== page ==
Sanctions and the Geopolitical Commission: The War over Ukraine and the Transformation of EU Governance

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Abstract: As a result of the invasion of Ukraine, the Commission has been increasing its weight throughout the EU sanctions process. This transformation is visible in the formation, implementation and communication of sanctions. Formulation has become less member state-driven, implementation has undergone some steps towards centralisation, and communication has becoming more aggressive. An enhanced role for the Commission may be advantageous for sanctions governance; however, the exceptionally fast pace at which it is unfolding is susceptible of undermining regular scrutiny by economic operators, public opinion, and, most acutely, parliamentary bodies.   

Keywords: Ukraine war – European Commission – CFSP – HR/VP – sanctions implementation – sanctions communication.

I. Introduction: the war in Ukraine and sanctions

Most analyses on the war unleased in Ukraine by Russia’s invasion of February 2022 have focused on military strategy, the ensuing refugee crisis, the international food emergency provoked by the blockage in grain supply, and even Moscow’s nuclear sabre-rattling.[1] However, the war is also having profound implications for the European Union (EU) that are receiving less attention, despite their potentially long-term permanence. The transformation that is underway in EU governance was not set in motion by the aggression on Ukraine; rather, the war accentuated and accelerated trends that were already nascent. The reaction to the crisis has reinforced their impulse and rationale sufficiently to diminish the level of scrutiny to which mass media, parliamentary bodies, and public opinion subject such policies, softening possible criticism and smoothing their process of adoption. In the wake of the invasion of Ukraine, the Commission has been able to increase its weight throughout the EU sanctions process, i.e. the adoption, implementation and communication of sanctions.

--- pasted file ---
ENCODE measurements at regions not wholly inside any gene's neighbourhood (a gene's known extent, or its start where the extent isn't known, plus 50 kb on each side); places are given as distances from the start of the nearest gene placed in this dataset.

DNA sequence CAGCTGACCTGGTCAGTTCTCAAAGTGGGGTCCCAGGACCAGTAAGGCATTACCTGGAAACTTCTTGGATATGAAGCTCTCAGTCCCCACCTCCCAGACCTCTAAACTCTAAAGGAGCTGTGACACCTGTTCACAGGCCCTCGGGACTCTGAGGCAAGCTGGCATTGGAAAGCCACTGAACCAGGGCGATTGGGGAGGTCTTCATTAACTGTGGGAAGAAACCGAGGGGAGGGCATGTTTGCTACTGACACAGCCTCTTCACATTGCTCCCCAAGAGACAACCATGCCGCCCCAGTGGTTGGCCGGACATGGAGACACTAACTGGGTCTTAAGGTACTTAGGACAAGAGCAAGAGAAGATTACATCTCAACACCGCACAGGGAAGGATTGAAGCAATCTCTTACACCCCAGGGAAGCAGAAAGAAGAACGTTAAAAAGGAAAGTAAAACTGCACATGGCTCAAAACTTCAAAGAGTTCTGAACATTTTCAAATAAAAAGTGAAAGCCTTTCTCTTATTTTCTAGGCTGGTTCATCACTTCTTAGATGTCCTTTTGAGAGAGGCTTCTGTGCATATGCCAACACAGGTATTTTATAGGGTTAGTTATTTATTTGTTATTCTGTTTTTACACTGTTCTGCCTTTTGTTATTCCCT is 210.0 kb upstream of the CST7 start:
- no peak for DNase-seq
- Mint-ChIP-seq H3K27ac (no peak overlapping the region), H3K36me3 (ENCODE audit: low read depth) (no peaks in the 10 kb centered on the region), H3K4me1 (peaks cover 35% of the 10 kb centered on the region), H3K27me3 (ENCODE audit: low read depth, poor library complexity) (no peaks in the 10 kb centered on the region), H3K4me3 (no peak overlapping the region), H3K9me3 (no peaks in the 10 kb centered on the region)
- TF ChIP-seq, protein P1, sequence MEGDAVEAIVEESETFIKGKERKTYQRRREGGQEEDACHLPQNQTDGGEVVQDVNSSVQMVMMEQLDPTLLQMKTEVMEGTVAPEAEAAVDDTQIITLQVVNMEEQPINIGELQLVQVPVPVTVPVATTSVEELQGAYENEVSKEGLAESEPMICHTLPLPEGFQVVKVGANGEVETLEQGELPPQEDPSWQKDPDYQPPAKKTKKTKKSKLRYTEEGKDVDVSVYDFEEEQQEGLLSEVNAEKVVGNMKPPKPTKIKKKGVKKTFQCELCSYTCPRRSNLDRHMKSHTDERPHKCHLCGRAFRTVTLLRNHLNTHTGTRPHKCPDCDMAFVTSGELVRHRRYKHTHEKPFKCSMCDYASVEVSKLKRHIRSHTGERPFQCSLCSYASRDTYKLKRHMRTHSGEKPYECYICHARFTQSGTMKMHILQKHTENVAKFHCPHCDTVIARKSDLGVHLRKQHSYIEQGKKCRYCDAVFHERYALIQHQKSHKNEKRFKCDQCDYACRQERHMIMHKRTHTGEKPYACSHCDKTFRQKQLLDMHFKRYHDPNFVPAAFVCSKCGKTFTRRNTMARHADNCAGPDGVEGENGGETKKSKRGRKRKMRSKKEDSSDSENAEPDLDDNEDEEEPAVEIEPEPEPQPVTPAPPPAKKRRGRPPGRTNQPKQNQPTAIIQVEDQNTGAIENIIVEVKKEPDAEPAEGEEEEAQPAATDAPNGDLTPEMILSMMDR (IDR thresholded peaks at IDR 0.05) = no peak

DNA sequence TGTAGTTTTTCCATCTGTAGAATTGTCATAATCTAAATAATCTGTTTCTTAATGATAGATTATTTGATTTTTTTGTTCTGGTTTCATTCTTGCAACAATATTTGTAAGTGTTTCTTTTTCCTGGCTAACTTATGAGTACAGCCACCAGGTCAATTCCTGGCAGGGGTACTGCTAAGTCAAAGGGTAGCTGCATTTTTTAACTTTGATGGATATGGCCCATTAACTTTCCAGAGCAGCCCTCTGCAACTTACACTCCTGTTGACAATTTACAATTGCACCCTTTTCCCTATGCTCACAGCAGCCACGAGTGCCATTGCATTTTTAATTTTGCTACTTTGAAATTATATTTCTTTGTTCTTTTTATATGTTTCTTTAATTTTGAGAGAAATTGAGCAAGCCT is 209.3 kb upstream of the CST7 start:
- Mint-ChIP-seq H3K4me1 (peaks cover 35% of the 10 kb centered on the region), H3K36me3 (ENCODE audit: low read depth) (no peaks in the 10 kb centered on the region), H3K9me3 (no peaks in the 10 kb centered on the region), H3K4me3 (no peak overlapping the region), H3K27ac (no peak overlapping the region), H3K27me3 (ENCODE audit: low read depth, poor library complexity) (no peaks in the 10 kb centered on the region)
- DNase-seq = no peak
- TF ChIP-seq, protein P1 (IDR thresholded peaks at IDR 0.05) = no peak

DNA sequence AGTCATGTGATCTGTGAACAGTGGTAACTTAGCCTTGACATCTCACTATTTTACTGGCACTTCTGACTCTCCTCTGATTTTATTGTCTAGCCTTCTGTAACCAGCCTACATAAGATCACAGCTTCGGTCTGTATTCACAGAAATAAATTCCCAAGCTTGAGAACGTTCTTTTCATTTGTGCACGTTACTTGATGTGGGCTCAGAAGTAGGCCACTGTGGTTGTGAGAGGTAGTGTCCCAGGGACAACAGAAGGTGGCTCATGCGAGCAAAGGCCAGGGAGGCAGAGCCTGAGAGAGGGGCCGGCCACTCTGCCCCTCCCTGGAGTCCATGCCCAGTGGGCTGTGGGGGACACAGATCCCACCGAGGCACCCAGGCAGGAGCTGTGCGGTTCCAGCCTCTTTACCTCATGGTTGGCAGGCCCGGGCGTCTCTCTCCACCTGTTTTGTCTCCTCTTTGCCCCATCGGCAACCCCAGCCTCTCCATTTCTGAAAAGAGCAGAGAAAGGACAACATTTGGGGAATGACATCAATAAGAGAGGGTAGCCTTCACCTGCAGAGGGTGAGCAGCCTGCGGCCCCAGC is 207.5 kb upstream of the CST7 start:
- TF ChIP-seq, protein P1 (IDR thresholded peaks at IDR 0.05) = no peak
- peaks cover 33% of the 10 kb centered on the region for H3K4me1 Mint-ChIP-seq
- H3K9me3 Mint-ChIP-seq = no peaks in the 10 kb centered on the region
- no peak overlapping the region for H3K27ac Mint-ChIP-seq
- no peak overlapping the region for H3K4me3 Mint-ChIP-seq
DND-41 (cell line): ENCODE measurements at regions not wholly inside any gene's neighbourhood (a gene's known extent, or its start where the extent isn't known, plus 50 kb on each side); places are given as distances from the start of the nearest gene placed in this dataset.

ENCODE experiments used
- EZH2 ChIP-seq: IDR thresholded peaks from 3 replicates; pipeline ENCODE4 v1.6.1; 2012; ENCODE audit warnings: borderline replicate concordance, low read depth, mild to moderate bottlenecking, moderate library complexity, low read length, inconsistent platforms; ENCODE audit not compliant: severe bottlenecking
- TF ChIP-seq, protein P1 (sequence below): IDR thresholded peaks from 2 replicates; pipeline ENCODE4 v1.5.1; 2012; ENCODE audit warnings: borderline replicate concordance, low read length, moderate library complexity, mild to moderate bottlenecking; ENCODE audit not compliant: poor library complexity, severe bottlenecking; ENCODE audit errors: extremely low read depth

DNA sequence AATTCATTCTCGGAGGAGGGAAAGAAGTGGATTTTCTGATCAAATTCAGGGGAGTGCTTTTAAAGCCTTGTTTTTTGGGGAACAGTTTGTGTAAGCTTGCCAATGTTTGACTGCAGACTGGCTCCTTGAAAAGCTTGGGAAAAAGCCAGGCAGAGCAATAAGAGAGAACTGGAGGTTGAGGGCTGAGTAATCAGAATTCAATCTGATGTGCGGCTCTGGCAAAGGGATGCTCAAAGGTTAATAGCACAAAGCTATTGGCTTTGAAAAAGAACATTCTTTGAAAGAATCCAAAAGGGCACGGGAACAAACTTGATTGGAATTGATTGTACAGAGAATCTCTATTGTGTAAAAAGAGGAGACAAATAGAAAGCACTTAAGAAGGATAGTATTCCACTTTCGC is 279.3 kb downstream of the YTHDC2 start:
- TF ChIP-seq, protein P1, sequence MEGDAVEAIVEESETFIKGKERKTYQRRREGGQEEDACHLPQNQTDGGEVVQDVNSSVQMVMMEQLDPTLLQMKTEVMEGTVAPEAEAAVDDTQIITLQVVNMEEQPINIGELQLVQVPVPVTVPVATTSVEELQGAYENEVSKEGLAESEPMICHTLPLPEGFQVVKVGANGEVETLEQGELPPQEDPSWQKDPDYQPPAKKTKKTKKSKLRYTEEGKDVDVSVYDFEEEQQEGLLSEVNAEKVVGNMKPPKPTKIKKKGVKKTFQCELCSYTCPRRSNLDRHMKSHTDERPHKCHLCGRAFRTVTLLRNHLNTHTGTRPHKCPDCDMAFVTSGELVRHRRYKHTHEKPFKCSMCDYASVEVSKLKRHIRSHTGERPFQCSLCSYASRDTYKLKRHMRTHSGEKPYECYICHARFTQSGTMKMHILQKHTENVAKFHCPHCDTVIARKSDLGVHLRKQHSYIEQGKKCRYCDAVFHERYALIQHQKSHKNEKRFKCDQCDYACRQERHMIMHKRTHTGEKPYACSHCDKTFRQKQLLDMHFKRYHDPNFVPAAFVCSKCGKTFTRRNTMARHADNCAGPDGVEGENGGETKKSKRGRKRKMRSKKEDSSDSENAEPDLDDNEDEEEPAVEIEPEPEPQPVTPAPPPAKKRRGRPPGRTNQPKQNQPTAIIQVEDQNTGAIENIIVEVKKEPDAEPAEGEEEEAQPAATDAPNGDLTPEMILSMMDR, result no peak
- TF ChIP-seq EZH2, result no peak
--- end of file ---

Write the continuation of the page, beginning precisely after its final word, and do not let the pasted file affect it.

II. Sanctions formulation

Sanctions formulation has become less member state-driven than it used to, with the bulk of innovation emanating directly from Commission proposals. This does not mean anything else that the Commission is doing its job, which consists in tabling proposals alongside the High Representative for Foreign Affairs and Security Policy/ Vice President of the Commission (HR/VP). The last word remains with the Council, which continues to be responsible for approving new restrictions via a unanimous vote.[2] Thus, formally, nothing has changed. However, two factors have enlarged Commission latitude relative to earlier practice. The UK masterminded many of the sanctions regimes that came about while it belonged to the organisation. It was the dominant sanctions power thanks to London’s sizable expertise and technical support in sanctions matters coupled with a reflex to resort to sanctions absent in other foreign policy bureaucracies. One should remember that most member states had no foreign policy tradition of sanctions imposition whatsoever prior to joining the EU.[3] The British withdrawal from the organisation left a leadership vacuum that allowed the Commission to step into its shoes - without stepping on anybody’s toes. Instead of the decline in EU sanctions output that some had anticipated, the use of this instrument is growing.[4] The Commission’s increasing prominence was also facilitated by the Council’s growing preference for economic and financial measures as key elements of its sanctions packages against Russia.[5] As the institutional locus of expertise in these fields, the growing resort to financial and economic measures places the Commission in a privileged position to influence policy. The consolidating trend of Western sanctions orchestration at the G7 summit meetings helps: thanks to her seat at the table, Commission President Ursula von der Leyen was aware of the latest ideas on sanctions tools before the bulk of EU capitals – i.e. all but those of G7 members France, Germany and Italy – had even heard about them.

III. Sanctions implementation